McCaskill-Akin Senate contest tops Missouri races

JEFFERSON CITY, Mo. (AP) - Democratic Sen. Claire McCaskill has highlighted lots of things that Republican congressman Todd Akin is against as she seeks to retain her Missouri U.S. Senate seat in Tuesday's elections. Akin has emphasized the things McCaskill is for as he seeks to oust her from office.

The final for-or-against choice is being made by voters Tuesday at 16,504 polling places across Missouri.

Missouri's nationally watched U.S. Senate race has commanded much of the public's attention this year, filling the gap left by an absence of campaigning in Missouri by either Democratic President Barack Obama or Republican challenger Mitt Romney. The Senate race also has overshadowed a large number of down-ballot races, including contests for governor, four other statewide executive offices, scores of federal and state legislative seats, various judges and local county officials.

Because of redistricting after the 2010 census, Missouri will be electing just eight member of Congress instead of nine. For the first time in three decades, Missouri lost a seat in the U.S. House because its population failed to keep pace with other faster-growing states.

Besides the many candidates, Missouri voters also face several policy choices on Tuesday's ballot. Do they want to raise the state's lowest-in-the-nation cigarette tax, with proceeds benefiting education and anti-tobacco initiatives? Do they want to change the commission responsible for nominating Missouri's top judges? There also are ballot questions relating to the implementation of Obama's health care law in Missouri and the governing body for the St. Louis police department.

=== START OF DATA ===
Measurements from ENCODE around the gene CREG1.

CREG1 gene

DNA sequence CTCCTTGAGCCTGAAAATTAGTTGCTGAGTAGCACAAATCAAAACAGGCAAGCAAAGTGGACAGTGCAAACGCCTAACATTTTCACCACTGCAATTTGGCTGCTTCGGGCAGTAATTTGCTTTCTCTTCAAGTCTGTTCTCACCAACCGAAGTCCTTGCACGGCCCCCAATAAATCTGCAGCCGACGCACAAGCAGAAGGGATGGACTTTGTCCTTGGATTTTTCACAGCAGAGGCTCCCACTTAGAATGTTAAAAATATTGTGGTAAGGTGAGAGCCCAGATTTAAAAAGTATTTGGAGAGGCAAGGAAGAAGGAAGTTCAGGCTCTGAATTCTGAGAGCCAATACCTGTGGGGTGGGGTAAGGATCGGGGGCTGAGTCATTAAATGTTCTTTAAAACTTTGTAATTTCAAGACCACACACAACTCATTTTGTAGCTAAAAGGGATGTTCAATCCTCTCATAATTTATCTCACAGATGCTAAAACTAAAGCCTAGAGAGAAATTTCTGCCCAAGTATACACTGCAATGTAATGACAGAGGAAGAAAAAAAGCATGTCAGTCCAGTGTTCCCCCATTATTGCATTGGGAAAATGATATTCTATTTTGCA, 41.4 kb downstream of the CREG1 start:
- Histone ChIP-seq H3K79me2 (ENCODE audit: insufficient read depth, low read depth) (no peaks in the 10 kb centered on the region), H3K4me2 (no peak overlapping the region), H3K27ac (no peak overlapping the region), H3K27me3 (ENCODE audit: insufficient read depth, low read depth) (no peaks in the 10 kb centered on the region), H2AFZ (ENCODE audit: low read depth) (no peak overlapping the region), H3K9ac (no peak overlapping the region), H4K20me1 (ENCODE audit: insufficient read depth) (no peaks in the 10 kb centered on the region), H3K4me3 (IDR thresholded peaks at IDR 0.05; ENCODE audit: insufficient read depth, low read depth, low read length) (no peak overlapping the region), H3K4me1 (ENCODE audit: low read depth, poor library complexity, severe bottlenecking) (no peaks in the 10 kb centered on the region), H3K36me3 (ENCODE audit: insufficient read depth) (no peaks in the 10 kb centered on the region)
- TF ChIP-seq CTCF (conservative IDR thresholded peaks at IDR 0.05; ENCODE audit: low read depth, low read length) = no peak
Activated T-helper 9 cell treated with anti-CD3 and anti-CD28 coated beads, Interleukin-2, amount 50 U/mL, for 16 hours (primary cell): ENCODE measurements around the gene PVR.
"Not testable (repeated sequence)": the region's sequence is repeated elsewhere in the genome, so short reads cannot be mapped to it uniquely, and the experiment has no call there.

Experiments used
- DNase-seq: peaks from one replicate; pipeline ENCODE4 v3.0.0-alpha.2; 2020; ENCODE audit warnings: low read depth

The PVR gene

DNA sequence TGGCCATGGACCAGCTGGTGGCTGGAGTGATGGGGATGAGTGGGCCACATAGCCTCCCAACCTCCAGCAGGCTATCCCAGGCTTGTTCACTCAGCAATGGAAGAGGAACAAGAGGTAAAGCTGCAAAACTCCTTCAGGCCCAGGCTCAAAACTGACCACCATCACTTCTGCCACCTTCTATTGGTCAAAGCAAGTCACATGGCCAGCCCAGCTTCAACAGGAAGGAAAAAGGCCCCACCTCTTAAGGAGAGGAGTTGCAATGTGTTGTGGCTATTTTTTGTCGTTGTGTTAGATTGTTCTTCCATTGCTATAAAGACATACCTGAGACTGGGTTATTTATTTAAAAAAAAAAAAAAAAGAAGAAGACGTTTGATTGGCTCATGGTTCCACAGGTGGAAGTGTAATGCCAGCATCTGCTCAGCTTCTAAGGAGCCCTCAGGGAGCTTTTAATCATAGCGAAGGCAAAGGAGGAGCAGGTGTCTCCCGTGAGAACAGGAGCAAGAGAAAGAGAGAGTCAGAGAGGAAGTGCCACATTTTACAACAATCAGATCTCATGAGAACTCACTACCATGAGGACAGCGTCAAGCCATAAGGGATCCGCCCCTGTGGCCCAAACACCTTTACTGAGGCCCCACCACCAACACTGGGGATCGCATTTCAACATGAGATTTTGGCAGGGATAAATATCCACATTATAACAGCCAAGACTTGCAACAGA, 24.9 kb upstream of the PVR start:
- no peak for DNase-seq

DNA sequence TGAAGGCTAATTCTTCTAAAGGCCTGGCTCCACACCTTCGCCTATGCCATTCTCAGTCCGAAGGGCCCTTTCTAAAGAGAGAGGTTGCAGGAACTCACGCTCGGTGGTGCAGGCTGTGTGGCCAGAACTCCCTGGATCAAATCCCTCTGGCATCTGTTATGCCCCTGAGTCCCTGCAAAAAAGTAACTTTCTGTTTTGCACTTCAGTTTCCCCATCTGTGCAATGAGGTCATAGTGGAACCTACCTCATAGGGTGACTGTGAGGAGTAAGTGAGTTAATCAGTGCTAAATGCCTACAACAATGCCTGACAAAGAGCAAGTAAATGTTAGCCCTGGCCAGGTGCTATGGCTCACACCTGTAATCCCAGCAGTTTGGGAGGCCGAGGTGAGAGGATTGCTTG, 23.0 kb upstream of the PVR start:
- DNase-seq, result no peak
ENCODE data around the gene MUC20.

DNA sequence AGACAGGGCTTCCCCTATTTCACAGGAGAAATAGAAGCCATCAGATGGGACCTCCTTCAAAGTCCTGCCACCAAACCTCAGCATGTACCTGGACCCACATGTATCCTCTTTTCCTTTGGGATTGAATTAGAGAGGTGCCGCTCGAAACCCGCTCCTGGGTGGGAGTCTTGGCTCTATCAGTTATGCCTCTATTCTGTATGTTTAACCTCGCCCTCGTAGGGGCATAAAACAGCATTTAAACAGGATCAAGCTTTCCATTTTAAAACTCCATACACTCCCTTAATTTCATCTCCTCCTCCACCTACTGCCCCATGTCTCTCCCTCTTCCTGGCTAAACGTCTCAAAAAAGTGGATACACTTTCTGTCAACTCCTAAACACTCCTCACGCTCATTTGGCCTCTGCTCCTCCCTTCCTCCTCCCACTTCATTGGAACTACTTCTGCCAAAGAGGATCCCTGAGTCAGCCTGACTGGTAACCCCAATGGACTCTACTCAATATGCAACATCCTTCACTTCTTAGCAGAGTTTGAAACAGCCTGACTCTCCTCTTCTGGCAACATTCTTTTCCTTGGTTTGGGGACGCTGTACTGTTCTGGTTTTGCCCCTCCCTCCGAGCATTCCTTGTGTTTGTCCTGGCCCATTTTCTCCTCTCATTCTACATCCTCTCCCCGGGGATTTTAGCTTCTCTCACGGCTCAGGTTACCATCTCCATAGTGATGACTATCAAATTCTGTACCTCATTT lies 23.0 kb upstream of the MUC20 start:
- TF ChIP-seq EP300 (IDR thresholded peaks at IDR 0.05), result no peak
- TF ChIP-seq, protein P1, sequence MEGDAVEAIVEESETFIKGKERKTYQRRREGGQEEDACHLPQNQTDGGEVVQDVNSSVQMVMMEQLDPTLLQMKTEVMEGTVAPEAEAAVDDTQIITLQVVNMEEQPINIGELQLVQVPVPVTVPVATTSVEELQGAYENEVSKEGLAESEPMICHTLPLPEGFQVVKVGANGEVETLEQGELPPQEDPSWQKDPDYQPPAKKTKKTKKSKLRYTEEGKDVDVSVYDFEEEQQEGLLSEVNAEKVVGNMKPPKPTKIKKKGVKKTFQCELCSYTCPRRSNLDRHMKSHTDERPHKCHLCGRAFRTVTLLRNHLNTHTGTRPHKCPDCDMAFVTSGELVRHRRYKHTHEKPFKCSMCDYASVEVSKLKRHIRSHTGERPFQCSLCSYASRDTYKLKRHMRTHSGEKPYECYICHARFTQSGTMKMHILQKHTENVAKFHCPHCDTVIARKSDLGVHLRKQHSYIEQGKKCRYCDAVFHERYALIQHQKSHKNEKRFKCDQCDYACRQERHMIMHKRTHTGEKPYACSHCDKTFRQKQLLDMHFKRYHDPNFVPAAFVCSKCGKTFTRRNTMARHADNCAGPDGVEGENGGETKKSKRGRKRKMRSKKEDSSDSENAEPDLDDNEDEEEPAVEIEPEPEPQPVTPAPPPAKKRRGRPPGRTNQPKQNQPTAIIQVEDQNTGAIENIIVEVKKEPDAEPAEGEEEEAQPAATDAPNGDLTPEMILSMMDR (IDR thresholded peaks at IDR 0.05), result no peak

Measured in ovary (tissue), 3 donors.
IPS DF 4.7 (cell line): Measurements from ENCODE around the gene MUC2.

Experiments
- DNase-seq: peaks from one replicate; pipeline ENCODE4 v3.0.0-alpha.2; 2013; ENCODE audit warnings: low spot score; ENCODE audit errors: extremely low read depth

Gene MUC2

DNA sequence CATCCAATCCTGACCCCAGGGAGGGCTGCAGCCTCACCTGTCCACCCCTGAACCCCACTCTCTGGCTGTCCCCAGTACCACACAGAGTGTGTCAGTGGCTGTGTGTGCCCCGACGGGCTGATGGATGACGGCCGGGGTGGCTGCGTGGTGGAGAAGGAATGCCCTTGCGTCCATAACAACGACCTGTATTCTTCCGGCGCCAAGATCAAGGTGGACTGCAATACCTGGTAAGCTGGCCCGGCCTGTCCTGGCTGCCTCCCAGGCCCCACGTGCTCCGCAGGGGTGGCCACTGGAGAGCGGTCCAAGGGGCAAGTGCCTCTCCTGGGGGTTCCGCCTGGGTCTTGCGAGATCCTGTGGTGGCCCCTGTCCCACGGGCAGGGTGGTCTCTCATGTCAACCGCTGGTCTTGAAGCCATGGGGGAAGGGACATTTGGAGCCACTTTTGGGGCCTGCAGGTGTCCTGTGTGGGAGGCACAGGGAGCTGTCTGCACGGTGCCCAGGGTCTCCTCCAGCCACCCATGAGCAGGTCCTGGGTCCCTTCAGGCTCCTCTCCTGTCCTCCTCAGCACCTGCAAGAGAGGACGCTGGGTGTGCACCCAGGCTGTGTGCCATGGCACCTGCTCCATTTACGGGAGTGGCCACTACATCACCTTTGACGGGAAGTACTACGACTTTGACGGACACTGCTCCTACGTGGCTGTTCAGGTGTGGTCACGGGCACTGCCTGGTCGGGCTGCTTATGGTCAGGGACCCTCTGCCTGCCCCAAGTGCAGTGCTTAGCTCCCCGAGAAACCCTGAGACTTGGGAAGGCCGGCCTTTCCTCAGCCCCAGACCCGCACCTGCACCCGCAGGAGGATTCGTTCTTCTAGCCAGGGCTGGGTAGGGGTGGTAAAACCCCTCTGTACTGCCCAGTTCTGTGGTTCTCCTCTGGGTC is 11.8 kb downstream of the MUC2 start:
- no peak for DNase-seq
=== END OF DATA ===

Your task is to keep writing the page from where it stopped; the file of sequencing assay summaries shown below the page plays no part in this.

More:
In the U.S. Senate race, the choice may boil down to whether voters are more frustrated with McCaskill for the things she has supported or more fearful about Akin because of the things he opposes.

McCaskill is hoping voters will be swayed by Akin's opposition to such things as federal student loans, the minimum wage and emergency contraception for rape victims. She's been reminding voters in TV ads of Akin's mid-August response when he was asked whether abortion should legal for rape victims. While explaining his opposition to abortion, Akin said that pregnancy in rape is "really rare," because "if it's a legitimate rape, the female body has ways to try to shut that whole thing down." Although he apologized, the comment cost him the support of Romney and some other top national Republicans.

Akin is hoping voters will be swayed less by what he describes as "my six-second mistake" and more by McCaskill's close ties to Obama and her family's links to federal money. Akin has highlighted McCaskill's support for Obama's 2010 health care law, a key part of which he notes was rejected by 71 percent of Missouri voters later that same year. He also has highlighted McCaskill's support for the 2009 stimulus act, noting that low-income housing firms affiliated with McCaskill's husband have benefited from stimulus funding.

In Missouri's gubernatorial race, Democratic incumbent Jay Nixon is seeking to become the first governor to win a second term since Democrat Mel Carnahan in 1996. Nixon faces Republican businessman Dave Spence, who his making his first political race. Their contest has focused largely on the economy. Nixon asserts that Missouri is "moving forward" under his steady leadership. Spence asserts that Missouri is failing behind its neighboring states.

In other races, Republican Lt. Gov. Peter Kinder is seeking a third term against Democrat Susan Montee, a former state auditor. Democratic Attorney General Chris Koster faces a challenge from Republican attorney Ed Martin, and Democratic Treasurer Clint Zweifel is opposed by Republican state Rep. Cole McNary.

Two state House members are seeking to succeed Democratic Secretary of State Robin Carnahan, who is not running for re-election. Those contestants are Republican Rep. Shane Schoeller, of Willard, and Democratic Rep. Jason Kander, of Kansas City.
 

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